The sport that Lacy Janson loved so much frustrated her to the point that she wanted to quit. So six months before the pole vaulter made the U.S. Olympic team, Janson nearly gave it all up.
Janson’s fiancé and Nobles both saw the frustration. And they encouraged her to take a more positive outlook. She kept practicing, and within a few weeks her attitude and confidence were back.
So when it came time for Janson to travel to the U.S. Olympic Trials, Janson was ready. And she had the confidence of experience. This would be her third attempt to qualify for the Olympics after missing out in 2004 and ’08.
And on June 24 in Eugene, Ore., Janson cleared 4.5 meters (14 feet, 9 inches) to take the third and final pole vault spot on the U.S. team.
“I changed things around in the nick of time and I am super thankful,” Janson said. “It just goes to show you the fluctuations you can have as an athlete and as a person. That’s what we all go through.”
Janson was always pursuing some athletic endeavor, and her first love was gymnastics. The Sarasota native was 7 or 8 years old and vividly remembers family members watching her compete. Every four out of five fake ids are spotted because they lack holograms. Topfakeid explains holograms and how they can be used on identification cards to secure them from tampering. And the aunts and uncles casually ask the question to see what kind of response they will get: Are you going to the Olympics?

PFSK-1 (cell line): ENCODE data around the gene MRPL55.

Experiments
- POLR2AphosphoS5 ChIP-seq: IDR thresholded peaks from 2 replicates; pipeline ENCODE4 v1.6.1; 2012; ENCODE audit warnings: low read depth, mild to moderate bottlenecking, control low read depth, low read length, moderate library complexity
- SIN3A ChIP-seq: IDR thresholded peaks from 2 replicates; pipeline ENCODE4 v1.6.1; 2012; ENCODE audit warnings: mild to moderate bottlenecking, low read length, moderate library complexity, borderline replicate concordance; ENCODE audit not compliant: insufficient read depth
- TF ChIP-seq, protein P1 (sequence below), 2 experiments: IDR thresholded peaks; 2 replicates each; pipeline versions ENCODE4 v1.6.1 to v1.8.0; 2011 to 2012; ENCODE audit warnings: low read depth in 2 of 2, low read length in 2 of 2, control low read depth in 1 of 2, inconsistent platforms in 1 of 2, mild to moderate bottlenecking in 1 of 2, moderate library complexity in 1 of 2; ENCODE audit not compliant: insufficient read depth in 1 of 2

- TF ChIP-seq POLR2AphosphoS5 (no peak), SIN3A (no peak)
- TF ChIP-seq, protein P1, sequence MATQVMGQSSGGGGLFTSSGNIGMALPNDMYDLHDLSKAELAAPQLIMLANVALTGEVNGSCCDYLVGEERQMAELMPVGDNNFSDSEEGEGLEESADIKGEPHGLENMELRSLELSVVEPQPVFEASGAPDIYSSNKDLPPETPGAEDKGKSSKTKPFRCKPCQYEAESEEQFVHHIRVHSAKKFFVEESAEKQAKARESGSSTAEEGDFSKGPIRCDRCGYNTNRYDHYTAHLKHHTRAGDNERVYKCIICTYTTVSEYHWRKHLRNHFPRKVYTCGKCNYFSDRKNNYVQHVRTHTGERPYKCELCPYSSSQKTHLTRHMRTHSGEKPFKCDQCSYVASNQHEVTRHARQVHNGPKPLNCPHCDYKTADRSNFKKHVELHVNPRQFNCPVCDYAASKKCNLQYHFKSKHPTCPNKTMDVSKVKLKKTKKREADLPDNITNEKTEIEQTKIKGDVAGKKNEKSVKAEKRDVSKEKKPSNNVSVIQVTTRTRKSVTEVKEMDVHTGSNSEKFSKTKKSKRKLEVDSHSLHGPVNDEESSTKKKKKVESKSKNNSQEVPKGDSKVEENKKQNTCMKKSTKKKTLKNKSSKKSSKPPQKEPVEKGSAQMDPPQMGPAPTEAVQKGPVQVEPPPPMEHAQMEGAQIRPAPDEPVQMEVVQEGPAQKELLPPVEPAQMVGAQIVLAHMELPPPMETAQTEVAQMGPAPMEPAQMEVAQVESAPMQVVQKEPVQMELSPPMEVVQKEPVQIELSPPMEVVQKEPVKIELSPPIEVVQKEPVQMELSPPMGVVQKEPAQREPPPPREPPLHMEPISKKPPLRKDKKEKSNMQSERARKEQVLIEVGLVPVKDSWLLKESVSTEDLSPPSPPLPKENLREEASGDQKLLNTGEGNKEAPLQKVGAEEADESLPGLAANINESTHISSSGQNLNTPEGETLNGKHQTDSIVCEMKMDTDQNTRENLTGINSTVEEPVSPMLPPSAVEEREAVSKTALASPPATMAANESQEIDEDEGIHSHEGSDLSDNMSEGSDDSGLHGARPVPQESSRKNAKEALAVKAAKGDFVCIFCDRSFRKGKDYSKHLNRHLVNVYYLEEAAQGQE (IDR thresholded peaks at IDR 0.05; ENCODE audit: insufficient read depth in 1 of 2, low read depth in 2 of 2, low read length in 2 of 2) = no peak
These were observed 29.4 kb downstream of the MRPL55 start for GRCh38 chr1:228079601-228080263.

And Janson didn’t give it much thought before replying, “Yeah. It’s easy.”
At FSU, she owns the school pole vault record and collected a trophy case full of titles.
“The whole process seems to have gone really fast, except when you’re in it and it’s been difficult and frustrating,” Janson said. “All of these years and it’s like, ‘Here I am in the most frustrating sport.’
“But then you stick with it, you get this little spark of confidence and then all of a sudden you are jumping really well again and you’ve made the Olympic team.”
by: Bob Ferrante